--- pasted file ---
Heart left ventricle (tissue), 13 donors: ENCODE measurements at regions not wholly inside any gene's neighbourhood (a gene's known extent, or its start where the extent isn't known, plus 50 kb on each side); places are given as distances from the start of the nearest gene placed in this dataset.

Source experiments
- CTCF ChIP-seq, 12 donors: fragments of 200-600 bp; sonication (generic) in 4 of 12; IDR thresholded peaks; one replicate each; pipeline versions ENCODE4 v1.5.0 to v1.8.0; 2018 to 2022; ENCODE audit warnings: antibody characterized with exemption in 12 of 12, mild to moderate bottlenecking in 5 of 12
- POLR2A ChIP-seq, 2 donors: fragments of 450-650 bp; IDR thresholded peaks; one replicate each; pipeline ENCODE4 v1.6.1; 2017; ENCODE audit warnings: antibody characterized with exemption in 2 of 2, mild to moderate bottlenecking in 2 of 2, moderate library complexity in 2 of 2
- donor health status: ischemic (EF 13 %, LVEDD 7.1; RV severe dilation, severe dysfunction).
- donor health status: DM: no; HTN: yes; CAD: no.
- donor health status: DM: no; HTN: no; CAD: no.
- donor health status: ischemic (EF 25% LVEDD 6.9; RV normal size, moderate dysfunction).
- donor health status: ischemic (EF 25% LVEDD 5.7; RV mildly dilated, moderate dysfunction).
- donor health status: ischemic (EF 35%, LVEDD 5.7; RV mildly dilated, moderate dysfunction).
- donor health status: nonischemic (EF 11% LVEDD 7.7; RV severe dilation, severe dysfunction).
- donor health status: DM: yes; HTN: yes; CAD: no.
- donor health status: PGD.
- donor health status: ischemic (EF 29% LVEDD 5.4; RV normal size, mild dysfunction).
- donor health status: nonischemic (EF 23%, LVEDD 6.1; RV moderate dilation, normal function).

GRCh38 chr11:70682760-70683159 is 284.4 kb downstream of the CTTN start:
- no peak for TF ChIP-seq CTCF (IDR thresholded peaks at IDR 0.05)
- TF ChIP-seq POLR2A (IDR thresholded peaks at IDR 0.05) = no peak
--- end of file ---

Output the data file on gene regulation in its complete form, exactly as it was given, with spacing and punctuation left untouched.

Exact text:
Heart left ventricle (tissue), 13 donors: ENCODE measurements at regions not wholly inside any gene's neighbourhood (a gene's known extent, or its start where the extent isn't known, plus 50 kb on each side); places are given as distances from the start of the nearest gene placed in this dataset.

Source experiments
- CTCF ChIP-seq, 12 donors: fragments of 200-600 bp; sonication (generic) in 4 of 12; IDR thresholded peaks; one replicate each; pipeline versions ENCODE4 v1.5.0 to v1.8.0; 2018 to 2022; ENCODE audit warnings: antibody characterized with exemption in 12 of 12, mild to moderate bottlenecking in 5 of 12
- POLR2A ChIP-seq, 2 donors: fragments of 450-650 bp; IDR thresholded peaks; one replicate each; pipeline ENCODE4 v1.6.1; 2017; ENCODE audit warnings: antibody characterized with exemption in 2 of 2, mild to moderate bottlenecking in 2 of 2, moderate library complexity in 2 of 2
- donor health status: ischemic (EF 13 %, LVEDD 7.1; RV severe dilation, severe dysfunction).
- donor health status: DM: no; HTN: yes; CAD: no.
- donor health status: DM: no; HTN: no; CAD: no.
- donor health status: ischemic (EF 25% LVEDD 6.9; RV normal size, moderate dysfunction).
- donor health status: ischemic (EF 25% LVEDD 5.7; RV mildly dilated, moderate dysfunction).
- donor health status: ischemic (EF 35%, LVEDD 5.7; RV mildly dilated, moderate dysfunction).
- donor health status: nonischemic (EF 11% LVEDD 7.7; RV severe dilation, severe dysfunction).
- donor health status: DM: yes; HTN: yes; CAD: no.
- donor health status: PGD.
- donor health status: ischemic (EF 29% LVEDD 5.4; RV normal size, mild dysfunction).
- donor health status: nonischemic (EF 23%, LVEDD 6.1; RV moderate dilation, normal function).

GRCh38 chr11:70682760-70683159 is 284.4 kb downstream of the CTTN start:
- no peak for TF ChIP-seq CTCF (IDR thresholded peaks at IDR 0.05)
- TF ChIP-seq POLR2A (IDR thresholded peaks at IDR 0.05) = no peak